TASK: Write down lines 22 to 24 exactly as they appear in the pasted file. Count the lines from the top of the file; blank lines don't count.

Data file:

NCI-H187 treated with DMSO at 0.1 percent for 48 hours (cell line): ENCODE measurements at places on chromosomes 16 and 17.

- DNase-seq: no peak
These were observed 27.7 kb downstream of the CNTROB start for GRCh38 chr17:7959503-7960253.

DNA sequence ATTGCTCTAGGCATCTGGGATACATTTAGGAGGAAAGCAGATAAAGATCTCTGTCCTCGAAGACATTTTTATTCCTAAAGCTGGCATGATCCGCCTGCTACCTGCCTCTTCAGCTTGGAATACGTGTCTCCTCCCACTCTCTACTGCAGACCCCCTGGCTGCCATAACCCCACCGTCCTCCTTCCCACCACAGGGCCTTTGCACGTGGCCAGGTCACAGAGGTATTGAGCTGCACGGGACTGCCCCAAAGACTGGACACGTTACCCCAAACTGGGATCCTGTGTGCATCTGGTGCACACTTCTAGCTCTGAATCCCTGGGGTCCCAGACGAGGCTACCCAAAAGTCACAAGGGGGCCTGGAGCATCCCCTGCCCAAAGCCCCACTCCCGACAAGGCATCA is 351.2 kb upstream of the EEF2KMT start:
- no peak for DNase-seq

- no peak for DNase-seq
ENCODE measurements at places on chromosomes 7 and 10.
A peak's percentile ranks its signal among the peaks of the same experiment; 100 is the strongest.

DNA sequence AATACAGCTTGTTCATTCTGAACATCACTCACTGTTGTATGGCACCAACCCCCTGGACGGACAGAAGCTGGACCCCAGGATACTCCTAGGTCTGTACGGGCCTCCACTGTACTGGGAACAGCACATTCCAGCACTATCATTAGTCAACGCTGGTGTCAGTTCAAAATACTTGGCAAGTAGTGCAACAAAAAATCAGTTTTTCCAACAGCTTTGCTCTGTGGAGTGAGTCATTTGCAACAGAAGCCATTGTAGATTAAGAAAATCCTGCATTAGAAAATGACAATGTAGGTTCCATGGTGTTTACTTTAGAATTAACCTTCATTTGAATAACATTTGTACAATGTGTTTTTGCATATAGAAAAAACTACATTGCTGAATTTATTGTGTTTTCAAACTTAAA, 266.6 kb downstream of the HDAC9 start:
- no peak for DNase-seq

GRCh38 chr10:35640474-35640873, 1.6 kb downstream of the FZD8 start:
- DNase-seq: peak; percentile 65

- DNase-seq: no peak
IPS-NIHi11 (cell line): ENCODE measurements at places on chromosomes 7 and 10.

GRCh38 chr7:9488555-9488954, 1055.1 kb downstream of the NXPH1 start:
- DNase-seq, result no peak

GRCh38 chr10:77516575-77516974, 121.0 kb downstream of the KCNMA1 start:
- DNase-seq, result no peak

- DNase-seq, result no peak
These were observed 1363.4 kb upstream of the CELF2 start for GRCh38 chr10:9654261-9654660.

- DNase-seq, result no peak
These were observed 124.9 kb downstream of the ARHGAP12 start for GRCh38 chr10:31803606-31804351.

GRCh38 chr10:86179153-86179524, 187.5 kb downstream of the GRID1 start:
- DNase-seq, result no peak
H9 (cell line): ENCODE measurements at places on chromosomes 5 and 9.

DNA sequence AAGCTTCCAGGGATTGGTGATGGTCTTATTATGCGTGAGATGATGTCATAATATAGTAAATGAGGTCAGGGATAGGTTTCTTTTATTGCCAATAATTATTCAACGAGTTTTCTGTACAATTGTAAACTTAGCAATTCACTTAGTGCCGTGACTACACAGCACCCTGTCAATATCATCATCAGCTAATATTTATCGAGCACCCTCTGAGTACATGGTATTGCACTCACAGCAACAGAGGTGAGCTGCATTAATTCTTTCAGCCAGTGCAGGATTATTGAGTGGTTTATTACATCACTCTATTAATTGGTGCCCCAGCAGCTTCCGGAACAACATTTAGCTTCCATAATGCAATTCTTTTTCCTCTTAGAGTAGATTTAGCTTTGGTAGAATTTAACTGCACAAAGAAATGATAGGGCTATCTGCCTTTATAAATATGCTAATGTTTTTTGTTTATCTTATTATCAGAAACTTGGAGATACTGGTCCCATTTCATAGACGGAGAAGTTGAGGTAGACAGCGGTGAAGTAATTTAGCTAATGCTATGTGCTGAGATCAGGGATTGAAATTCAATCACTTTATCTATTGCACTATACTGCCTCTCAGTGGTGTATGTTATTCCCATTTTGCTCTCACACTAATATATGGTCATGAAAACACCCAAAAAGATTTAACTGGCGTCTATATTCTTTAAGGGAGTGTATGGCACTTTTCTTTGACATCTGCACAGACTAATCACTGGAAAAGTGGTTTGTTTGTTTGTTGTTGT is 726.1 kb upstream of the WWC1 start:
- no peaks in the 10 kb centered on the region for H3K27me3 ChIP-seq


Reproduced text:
These were observed 124.9 kb downstream of the ARHGAP12 start for GRCh38 chr10:31803606-31804351.

GRCh38 chr10:86179153-86179524, 187.5 kb downstream of the GRID1 start:
- DNase-seq, result no peak